The title – collection as time machine – sounded interesting. This new exhibition at the Rotterdam Boijmans van Beuningen museum would challenge visitors. Its aim was to invite visitors to spend more time looking at art.
After visiting it the day it opened, I was stimulated – but not in the way the exhibition’s guest curator intended. The “collection as time machine” is Carel Blotkamp‘s attempt to seduce visitors. He created this exhibition to stimulate “slow looking”.
The term “slow looking” reminded me strongly of the lovely exhibition at the Mauritshuis, which just closed. This truly seductive “Slow Food” exhibition showed wonderful paintings by Clara Peeters and others. The Mauritshuis museum also organized many activities linked to slow cooking and local foods. Personally, I would not have minded their “Slow Food” exhibition remaining open for another few months. Alas!
As for Boijmans: it asked artist and emeritus professor of the VU University in Amsterdam Carel Blotkamp to select objects from its collection. Boijmans’ collection contains over 145,000 works of art. These range from works dating from about 1300 till the present.
However, it are not the selected objects but the way they are presented, which is important. The presentation is supposed to foster, stimulate, create “slow looking”.
Works are placed in rooms, creating “… confrontations between old masters and modern art and between well-known and more obscure artworks.” Such confrontations should cause regular visitors and tourists to linger. For as museums have discovered: visitors spend about 8 seconds looking at a work. Blotkamp and Boijmans aim to stretch this to between 10 to 15 seconds.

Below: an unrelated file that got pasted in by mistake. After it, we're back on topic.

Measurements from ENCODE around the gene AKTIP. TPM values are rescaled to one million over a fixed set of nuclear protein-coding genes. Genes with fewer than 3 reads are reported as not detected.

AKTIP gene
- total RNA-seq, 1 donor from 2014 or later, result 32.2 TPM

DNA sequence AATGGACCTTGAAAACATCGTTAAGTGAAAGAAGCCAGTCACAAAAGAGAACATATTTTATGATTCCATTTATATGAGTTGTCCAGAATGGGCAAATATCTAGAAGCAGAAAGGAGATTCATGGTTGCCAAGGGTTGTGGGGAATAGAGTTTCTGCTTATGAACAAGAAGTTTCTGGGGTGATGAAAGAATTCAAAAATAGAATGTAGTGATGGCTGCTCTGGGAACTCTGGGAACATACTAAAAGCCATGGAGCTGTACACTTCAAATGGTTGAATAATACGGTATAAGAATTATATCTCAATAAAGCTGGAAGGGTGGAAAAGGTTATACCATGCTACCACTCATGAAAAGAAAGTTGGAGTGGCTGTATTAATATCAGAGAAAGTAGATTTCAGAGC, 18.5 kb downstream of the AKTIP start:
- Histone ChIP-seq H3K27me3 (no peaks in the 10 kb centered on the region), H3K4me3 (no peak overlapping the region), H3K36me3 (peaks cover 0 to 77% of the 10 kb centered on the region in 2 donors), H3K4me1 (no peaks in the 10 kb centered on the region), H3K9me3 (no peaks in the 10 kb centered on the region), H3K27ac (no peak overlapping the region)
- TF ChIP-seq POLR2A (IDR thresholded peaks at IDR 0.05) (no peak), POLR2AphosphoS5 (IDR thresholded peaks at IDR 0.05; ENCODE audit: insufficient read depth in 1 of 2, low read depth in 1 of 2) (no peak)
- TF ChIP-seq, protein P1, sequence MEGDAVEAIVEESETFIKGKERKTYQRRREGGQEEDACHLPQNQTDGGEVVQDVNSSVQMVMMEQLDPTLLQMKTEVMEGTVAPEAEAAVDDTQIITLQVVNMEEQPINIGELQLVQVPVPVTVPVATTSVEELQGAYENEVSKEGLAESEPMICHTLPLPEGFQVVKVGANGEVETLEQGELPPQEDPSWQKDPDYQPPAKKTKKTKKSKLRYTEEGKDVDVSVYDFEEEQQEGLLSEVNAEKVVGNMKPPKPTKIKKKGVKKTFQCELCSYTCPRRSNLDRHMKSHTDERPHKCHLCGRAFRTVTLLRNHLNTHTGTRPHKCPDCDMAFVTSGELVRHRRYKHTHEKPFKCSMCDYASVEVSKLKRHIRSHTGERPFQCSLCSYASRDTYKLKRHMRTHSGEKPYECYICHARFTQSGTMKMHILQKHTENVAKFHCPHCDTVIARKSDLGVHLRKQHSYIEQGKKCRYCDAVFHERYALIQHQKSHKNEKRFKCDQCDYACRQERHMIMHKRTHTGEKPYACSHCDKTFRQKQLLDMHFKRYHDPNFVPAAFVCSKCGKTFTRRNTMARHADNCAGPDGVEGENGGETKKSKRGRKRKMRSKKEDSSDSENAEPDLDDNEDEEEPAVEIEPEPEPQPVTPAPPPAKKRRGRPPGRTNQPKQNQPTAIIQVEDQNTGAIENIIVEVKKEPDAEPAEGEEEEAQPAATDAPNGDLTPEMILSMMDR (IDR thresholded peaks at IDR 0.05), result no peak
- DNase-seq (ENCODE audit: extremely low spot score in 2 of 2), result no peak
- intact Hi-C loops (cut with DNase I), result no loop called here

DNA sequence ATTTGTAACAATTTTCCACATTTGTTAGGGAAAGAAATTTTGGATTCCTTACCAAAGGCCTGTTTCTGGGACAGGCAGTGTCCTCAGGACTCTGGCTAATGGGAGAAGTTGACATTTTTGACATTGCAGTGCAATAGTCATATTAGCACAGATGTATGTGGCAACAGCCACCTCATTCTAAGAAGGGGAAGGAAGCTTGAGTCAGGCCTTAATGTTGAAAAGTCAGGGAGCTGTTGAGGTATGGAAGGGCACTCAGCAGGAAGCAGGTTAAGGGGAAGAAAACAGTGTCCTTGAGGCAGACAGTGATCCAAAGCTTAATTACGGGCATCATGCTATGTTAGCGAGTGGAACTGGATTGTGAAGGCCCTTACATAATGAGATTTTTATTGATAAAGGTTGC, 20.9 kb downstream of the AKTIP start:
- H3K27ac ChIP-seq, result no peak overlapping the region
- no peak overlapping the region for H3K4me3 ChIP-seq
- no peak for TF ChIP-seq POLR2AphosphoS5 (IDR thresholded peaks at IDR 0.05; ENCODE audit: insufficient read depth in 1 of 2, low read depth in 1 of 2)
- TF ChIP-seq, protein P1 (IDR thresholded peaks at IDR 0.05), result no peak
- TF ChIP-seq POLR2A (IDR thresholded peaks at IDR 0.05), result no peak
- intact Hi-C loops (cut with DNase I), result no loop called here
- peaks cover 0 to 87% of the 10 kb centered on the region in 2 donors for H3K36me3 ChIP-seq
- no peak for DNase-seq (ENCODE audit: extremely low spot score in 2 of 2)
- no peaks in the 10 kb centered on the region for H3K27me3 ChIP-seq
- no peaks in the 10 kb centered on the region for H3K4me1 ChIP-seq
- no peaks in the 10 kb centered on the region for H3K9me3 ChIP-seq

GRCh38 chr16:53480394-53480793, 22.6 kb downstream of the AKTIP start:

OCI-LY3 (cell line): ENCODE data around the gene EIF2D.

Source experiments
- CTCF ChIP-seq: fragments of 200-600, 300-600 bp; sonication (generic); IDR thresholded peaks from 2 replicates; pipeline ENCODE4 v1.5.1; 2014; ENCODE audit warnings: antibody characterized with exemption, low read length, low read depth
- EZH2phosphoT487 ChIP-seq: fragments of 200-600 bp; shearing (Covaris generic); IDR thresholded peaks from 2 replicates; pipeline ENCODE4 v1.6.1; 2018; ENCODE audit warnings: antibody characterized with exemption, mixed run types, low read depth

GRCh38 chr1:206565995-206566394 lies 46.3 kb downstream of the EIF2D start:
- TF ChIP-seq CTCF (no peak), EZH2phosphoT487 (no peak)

As Blotkamp explained in an interview: “I’ve divided the collection into eight time blocks. It’s like traveling back and forth through art history in a time machine. I hope the abrupt transitions between periods will sharpen the eye and stimulate the mind … Each time zone has a different colour, light for modern art and darker for old masters. The specific shades come from the palette that the artist Peter Struycken developed specially for Museum Boijmans van Beuningen. We are using violet for the oldest, religious artworks. It will be very beautiful.”
It is not the first time, Mr Blotkamp curates such an exhibition. During the autumn of 2011, he curated a similar exhibition at the Mauritshuis, The Hague, called “Dali meets Vermeer”.
The advertising blurb of the current Boijmans and past Mauritshuis exhibitions ring similar: “… Masterpieces by artists such as Van Gogh, Monet and Dalí will be exhibited alongside highlights from the museum’s own collection. Dalí meets Vermeer: modern masters come to visit couples old and modern paintings in refreshing combinations, and displays one pair in each room of the museum. The confrontations will invite comparison and closer examination, revealing how painters of different eras grappled with the same artistic problems.”
During my time machine visit at Boijmans, visitors did not bother to head into all rooms, picked one or two works for a quick look, definitely continued to spend less than 8 seconds per work they wanted to admire.
As usual, I simply skipped all modern works. Regardless of how works by Rothko, Judd, Kiefer are displayed – I’m not interested. I do not care for most modern art.
So: mission not accomplished – but an exhibition worth a visit. For I did linger over a few wonderful medieval sculptures, as well as a few medieval, renaissance, baroque paintings. I liked some drawings by Dürer, as well as a few by Suze Robertson.
Of course, I had a look at Rembrandt’s portrait of the young Titus again. Next to it, was Fabritius’ interesting self-portrait. Personally, I’d have hung them the other way around, so they interact better.
Then I cheerfully headed to another wing. There, I took my time admiring works by van Gogh, Monet, and other artist.
Fostering “slow looking”? According to me, the best solution remains the free drawing tours offered at the Amsterdam Rijksmuseum.
Museum Boijmans van Beuningen, Rotterdam: the collection as time machine;
Mauritshuis Museum, The Hague: their new temporary exhibition opens 11th of July 2017, showing works by Flemish painters like Jordaens, van der Weyden, Rubens, van Dyck. (I’m looking forward to it!);
Rijksmuseum Amsterdam continues to offer drawing tours.